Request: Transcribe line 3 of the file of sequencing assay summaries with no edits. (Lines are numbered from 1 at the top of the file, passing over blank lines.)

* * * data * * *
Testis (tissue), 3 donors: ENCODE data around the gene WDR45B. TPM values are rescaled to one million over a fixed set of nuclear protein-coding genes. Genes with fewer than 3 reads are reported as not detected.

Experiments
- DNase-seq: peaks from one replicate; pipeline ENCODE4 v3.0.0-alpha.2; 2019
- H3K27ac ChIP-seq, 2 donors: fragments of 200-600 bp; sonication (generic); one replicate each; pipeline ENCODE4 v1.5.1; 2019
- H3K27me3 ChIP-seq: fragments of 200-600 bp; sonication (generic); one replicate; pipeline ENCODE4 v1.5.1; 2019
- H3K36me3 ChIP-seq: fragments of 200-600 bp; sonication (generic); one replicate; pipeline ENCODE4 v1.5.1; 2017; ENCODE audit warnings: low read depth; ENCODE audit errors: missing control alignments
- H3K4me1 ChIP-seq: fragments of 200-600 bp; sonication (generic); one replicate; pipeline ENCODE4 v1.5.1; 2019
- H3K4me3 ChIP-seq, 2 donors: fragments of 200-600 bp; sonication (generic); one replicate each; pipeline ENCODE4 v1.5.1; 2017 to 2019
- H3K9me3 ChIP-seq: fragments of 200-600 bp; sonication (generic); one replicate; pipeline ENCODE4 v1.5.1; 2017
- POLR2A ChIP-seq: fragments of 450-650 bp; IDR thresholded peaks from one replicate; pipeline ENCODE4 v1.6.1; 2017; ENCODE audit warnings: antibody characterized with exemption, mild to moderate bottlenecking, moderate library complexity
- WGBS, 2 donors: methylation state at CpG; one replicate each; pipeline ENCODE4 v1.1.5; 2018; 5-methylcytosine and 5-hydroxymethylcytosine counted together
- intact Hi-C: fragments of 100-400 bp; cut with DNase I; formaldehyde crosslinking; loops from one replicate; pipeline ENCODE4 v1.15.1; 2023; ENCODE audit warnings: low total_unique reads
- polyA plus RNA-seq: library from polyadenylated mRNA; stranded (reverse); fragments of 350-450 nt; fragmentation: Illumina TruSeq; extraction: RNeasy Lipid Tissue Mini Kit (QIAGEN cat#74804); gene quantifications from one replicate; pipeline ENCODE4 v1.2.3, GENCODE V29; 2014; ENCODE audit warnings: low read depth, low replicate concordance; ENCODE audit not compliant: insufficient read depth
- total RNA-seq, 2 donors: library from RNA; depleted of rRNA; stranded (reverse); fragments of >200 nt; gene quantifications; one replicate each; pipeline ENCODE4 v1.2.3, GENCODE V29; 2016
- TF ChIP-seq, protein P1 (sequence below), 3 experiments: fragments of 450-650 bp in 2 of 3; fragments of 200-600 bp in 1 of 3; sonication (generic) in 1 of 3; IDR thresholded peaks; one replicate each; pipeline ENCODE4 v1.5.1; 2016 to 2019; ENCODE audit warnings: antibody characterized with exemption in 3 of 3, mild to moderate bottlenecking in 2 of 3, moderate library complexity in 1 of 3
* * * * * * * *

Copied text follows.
- DNase-seq: peaks from one replicate; pipeline ENCODE4 v3.0.0-alpha.2; 2019